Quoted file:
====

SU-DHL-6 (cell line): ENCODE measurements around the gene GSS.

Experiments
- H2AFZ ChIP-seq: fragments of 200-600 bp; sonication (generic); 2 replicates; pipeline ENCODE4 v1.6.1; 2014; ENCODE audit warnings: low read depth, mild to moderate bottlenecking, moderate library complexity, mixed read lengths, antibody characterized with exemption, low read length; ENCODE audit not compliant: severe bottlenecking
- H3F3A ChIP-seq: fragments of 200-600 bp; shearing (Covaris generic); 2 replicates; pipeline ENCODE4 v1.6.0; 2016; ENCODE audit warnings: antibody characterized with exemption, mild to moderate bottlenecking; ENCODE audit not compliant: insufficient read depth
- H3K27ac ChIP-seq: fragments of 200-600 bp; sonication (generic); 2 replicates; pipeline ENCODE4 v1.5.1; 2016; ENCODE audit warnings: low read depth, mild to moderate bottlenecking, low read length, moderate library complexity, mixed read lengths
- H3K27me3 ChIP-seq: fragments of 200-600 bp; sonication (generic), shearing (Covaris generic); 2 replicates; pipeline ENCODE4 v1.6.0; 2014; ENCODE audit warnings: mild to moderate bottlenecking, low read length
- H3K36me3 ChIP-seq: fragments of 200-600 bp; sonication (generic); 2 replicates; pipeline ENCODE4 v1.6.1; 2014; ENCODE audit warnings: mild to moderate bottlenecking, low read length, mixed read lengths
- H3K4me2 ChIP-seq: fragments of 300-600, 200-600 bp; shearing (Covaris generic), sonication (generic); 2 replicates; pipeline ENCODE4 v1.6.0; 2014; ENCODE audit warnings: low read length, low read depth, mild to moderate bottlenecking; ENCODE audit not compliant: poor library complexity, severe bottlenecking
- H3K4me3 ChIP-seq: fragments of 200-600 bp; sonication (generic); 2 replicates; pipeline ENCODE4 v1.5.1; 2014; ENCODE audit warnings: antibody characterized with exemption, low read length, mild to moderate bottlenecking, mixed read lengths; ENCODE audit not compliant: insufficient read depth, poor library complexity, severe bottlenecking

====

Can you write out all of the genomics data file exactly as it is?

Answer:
SU-DHL-6 (cell line): ENCODE measurements around the gene GSS.

Experiments
- H2AFZ ChIP-seq: fragments of 200-600 bp; sonication (generic); 2 replicates; pipeline ENCODE4 v1.6.1; 2014; ENCODE audit warnings: low read depth, mild to moderate bottlenecking, moderate library complexity, mixed read lengths, antibody characterized with exemption, low read length; ENCODE audit not compliant: severe bottlenecking
- H3F3A ChIP-seq: fragments of 200-600 bp; shearing (Covaris generic); 2 replicates; pipeline ENCODE4 v1.6.0; 2016; ENCODE audit warnings: antibody characterized with exemption, mild to moderate bottlenecking; ENCODE audit not compliant: insufficient read depth
- H3K27ac ChIP-seq: fragments of 200-600 bp; sonication (generic); 2 replicates; pipeline ENCODE4 v1.5.1; 2016; ENCODE audit warnings: low read depth, mild to moderate bottlenecking, low read length, moderate library complexity, mixed read lengths
- H3K27me3 ChIP-seq: fragments of 200-600 bp; sonication (generic), shearing (Covaris generic); 2 replicates; pipeline ENCODE4 v1.6.0; 2014; ENCODE audit warnings: mild to moderate bottlenecking, low read length
- H3K36me3 ChIP-seq: fragments of 200-600 bp; sonication (generic); 2 replicates; pipeline ENCODE4 v1.6.1; 2014; ENCODE audit warnings: mild to moderate bottlenecking, low read length, mixed read lengths
- H3K4me2 ChIP-seq: fragments of 300-600, 200-600 bp; shearing (Covaris generic), sonication (generic); 2 replicates; pipeline ENCODE4 v1.6.0; 2014; ENCODE audit warnings: low read length, low read depth, mild to moderate bottlenecking; ENCODE audit not compliant: poor library complexity, severe bottlenecking
- H3K4me3 ChIP-seq: fragments of 200-600 bp; sonication (generic); 2 replicates; pipeline ENCODE4 v1.5.1; 2014; ENCODE audit warnings: antibody characterized with exemption, low read length, mild to moderate bottlenecking, mixed read lengths; ENCODE audit not compliant: insufficient read depth, poor library complexity, severe bottlenecking